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osiris
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Jan 27, 2014, 02:41 PM
 
Originally Posted by Snow-i View Post
Gov. Cuomo: Pro-life people not welcome in New York | Fox News

I guess, for supporting the bill of rights (namely, in this case, the second amendment), I am not welcome in New York. America! Land of the Free! Electing idiots like this will put our country on a path to civil war. There will be those of us who support the 1st amendment, and the freedom to express our viewpoints without the IRS....err government targeting us for our beliefs and there will be morons like this, who believe their preferred ideology is the only way. This rhetoric is beyond repulsive for its close-mindedness and lack of respect for opposing viewpoints. What the hell happened to our country? When did our elected officials lose the ability to see past ideological differences and respect one-another regardless of our political beliefs?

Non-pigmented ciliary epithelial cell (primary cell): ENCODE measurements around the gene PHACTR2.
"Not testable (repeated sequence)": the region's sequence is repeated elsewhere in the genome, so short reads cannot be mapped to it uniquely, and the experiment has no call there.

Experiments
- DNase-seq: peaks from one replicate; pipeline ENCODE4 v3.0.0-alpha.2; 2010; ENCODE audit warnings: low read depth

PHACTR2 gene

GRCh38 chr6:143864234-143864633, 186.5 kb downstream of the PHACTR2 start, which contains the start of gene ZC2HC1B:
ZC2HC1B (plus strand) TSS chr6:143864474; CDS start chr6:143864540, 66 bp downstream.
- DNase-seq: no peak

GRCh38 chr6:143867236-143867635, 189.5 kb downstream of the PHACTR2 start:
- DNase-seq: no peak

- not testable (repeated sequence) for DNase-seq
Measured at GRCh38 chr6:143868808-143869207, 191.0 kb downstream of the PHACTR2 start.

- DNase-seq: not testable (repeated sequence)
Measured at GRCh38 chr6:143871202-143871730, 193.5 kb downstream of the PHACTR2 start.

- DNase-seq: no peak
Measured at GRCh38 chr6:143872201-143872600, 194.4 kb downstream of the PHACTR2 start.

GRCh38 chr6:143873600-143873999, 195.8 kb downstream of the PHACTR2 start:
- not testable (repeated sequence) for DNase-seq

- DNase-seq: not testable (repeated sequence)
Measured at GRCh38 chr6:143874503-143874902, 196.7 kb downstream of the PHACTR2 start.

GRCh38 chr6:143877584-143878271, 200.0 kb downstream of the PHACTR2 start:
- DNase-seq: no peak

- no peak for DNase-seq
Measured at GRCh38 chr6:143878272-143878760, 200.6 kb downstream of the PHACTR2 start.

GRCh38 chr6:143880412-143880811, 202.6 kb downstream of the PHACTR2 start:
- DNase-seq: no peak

Go F*ck yourself, New York. if I wanted to visit a city full of criminals and facists, I'd just go to DC. And yes, I mean all of New York for electing someone who thinks the Bill of Rights only applies to him and his people. You guys should be ashamed of yourselves.
Criminals and fascists? Flattery will get you nowhere.
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Jan 27, 2014, 04:13 PM
 
Originally Posted by The Final Dakar View Post
(Also, unlike Detroit, NYC isn't a one-trick pony. "Hey, let's go visit Detroit and see the sights!" said no one ever.)
Unless you're a petrolhead.
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Shaddim
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Jan 27, 2014, 04:16 PM
 
Originally Posted by ebuddy View Post
How much longer before the People's Republic of NYC begins to look like Detroit?
When the dollar stops becoming the world fiat currency.
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The Final Dakar
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Jan 27, 2014, 04:20 PM
 
Originally Posted by Shaddim View Post
Unless you're a petrolhead.
Touché